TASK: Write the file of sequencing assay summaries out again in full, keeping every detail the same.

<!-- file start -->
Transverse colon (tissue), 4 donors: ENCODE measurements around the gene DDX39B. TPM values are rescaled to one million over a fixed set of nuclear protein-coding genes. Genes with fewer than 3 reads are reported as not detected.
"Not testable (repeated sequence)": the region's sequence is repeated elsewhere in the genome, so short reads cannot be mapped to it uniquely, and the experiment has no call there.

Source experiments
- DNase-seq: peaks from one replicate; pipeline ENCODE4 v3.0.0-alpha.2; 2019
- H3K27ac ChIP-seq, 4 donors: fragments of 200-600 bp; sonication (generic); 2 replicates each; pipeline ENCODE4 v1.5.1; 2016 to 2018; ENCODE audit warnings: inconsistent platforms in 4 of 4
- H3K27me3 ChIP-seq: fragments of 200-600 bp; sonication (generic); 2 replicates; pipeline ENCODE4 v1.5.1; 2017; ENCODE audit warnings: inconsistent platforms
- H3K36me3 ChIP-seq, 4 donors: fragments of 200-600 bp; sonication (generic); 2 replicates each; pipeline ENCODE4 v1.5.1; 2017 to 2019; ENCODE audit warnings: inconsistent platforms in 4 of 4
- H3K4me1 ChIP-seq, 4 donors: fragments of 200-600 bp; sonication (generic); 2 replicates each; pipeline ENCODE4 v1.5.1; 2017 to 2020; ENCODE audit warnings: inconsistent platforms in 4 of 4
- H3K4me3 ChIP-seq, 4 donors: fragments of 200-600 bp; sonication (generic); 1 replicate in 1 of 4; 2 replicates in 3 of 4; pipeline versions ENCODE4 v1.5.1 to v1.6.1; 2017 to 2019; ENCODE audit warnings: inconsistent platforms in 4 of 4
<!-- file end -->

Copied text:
Transverse colon (tissue), 4 donors: ENCODE measurements around the gene DDX39B. TPM values are rescaled to one million over a fixed set of nuclear protein-coding genes. Genes with fewer than 3 reads are reported as not detected.
"Not testable (repeated sequence)": the region's sequence is repeated elsewhere in the genome, so short reads cannot be mapped to it uniquely, and the experiment has no call there.

Source experiments
- DNase-seq: peaks from one replicate; pipeline ENCODE4 v3.0.0-alpha.2; 2019
- H3K27ac ChIP-seq, 4 donors: fragments of 200-600 bp; sonication (generic); 2 replicates each; pipeline ENCODE4 v1.5.1; 2016 to 2018; ENCODE audit warnings: inconsistent platforms in 4 of 4
- H3K27me3 ChIP-seq: fragments of 200-600 bp; sonication (generic); 2 replicates; pipeline ENCODE4 v1.5.1; 2017; ENCODE audit warnings: inconsistent platforms
- H3K36me3 ChIP-seq, 4 donors: fragments of 200-600 bp; sonication (generic); 2 replicates each; pipeline ENCODE4 v1.5.1; 2017 to 2019; ENCODE audit warnings: inconsistent platforms in 4 of 4
- H3K4me1 ChIP-seq, 4 donors: fragments of 200-600 bp; sonication (generic); 2 replicates each; pipeline ENCODE4 v1.5.1; 2017 to 2020; ENCODE audit warnings: inconsistent platforms in 4 of 4
- H3K4me3 ChIP-seq, 4 donors: fragments of 200-600 bp; sonication (generic); 1 replicate in 1 of 4; 2 replicates in 3 of 4; pipeline versions ENCODE4 v1.5.1 to v1.6.1; 2017 to 2019; ENCODE audit warnings: inconsistent platforms in 4 of 4